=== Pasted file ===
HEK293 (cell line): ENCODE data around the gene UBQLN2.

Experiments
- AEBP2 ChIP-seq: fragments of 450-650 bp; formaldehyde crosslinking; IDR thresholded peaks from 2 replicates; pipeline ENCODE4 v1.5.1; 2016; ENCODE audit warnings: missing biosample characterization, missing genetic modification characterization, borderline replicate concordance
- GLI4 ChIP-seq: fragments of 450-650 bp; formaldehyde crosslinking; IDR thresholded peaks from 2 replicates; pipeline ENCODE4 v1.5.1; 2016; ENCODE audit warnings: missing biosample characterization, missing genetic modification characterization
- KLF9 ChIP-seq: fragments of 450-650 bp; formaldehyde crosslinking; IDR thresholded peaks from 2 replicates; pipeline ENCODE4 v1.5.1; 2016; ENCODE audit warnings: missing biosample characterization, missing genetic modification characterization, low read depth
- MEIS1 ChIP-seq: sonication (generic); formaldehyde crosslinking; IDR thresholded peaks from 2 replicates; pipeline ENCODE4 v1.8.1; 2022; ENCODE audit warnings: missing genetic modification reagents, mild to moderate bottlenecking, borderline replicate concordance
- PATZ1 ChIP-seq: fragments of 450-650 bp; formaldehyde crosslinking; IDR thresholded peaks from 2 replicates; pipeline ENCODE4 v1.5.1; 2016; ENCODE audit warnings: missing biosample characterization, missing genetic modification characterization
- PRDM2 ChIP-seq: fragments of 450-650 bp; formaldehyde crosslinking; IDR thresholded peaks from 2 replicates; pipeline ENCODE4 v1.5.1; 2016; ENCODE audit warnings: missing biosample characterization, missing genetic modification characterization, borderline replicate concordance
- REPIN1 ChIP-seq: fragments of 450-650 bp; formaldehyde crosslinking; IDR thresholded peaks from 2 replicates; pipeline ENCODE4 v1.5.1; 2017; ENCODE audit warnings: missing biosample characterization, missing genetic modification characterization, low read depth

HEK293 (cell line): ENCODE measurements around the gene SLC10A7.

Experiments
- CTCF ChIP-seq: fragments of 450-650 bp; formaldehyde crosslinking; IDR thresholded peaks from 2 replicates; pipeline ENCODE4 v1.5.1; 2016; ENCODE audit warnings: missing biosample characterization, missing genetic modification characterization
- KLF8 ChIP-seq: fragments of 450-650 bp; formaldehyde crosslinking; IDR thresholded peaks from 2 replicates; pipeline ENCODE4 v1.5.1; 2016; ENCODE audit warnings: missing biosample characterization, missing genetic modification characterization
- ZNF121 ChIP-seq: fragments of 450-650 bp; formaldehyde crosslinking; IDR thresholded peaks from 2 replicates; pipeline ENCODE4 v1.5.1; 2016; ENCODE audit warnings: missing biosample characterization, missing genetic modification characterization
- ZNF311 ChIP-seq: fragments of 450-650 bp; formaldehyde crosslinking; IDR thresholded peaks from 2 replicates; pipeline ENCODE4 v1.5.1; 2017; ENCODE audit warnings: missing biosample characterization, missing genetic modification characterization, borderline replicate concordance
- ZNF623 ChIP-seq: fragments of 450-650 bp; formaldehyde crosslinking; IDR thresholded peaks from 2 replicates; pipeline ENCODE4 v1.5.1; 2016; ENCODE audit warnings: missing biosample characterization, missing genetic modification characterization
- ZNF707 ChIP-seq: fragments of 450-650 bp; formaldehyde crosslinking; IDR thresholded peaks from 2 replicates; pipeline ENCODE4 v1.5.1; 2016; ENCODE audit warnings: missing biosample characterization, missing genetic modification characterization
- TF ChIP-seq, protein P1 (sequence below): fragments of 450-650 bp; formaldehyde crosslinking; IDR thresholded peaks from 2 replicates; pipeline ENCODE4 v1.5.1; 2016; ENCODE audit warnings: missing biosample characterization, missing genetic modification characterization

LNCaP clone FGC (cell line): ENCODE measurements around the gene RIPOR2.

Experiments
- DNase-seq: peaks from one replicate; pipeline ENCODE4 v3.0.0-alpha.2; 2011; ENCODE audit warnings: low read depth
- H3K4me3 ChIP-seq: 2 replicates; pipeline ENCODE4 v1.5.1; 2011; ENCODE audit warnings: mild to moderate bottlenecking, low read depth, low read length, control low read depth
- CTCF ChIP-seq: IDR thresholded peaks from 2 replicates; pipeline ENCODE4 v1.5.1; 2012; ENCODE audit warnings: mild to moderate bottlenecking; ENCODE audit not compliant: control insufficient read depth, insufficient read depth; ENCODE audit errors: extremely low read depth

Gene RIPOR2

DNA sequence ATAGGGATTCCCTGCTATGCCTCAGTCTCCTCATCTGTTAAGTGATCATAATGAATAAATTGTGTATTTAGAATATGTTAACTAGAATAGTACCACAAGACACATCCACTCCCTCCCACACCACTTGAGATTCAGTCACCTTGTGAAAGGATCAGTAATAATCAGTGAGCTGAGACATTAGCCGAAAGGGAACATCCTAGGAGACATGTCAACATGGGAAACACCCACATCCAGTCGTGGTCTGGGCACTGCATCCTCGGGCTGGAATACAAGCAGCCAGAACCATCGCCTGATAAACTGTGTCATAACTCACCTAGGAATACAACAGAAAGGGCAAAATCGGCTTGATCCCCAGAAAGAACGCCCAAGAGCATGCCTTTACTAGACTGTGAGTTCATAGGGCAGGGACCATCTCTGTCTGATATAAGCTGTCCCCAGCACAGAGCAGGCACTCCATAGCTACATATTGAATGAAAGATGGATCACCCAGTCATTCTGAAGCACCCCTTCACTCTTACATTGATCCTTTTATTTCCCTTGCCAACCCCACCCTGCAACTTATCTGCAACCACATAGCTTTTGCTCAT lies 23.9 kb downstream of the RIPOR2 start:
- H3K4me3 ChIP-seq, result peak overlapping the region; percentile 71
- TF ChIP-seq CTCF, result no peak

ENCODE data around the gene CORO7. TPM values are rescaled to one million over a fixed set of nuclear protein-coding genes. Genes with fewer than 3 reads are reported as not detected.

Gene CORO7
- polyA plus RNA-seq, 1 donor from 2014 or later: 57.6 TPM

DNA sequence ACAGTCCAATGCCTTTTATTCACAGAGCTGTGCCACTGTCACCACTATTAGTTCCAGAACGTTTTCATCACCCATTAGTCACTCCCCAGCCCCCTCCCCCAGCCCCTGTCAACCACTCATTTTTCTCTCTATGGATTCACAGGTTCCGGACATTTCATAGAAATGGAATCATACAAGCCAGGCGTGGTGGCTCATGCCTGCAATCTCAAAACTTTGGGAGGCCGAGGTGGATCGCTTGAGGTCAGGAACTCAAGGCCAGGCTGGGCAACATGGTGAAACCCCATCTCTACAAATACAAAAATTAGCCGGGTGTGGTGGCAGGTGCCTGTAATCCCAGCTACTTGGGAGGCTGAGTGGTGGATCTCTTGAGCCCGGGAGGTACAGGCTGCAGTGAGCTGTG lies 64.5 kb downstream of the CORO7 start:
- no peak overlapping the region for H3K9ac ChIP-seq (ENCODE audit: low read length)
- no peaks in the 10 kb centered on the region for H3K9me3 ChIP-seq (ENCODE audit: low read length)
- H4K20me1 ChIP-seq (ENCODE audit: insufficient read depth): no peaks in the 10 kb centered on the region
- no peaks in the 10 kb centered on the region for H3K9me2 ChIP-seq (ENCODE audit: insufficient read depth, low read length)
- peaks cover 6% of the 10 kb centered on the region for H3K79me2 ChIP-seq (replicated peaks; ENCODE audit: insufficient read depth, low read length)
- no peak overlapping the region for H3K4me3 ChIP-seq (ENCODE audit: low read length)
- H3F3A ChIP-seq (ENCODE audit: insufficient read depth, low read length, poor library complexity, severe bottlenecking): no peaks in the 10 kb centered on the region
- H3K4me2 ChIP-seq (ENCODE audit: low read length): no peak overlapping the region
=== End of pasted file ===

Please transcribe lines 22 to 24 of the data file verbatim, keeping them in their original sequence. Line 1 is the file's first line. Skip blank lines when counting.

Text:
- H3K4me3 ChIP-seq: 2 replicates; pipeline ENCODE4 v1.5.1; 2011; ENCODE audit warnings: mild to moderate bottlenecking, low read depth, low read length, control low read depth
- CTCF ChIP-seq: IDR thresholded peaks from 2 replicates; pipeline ENCODE4 v1.5.1; 2012; ENCODE audit warnings: mild to moderate bottlenecking; ENCODE audit not compliant: control insufficient read depth, insufficient read depth; ENCODE audit errors: extremely low read depth

Gene RIPOR2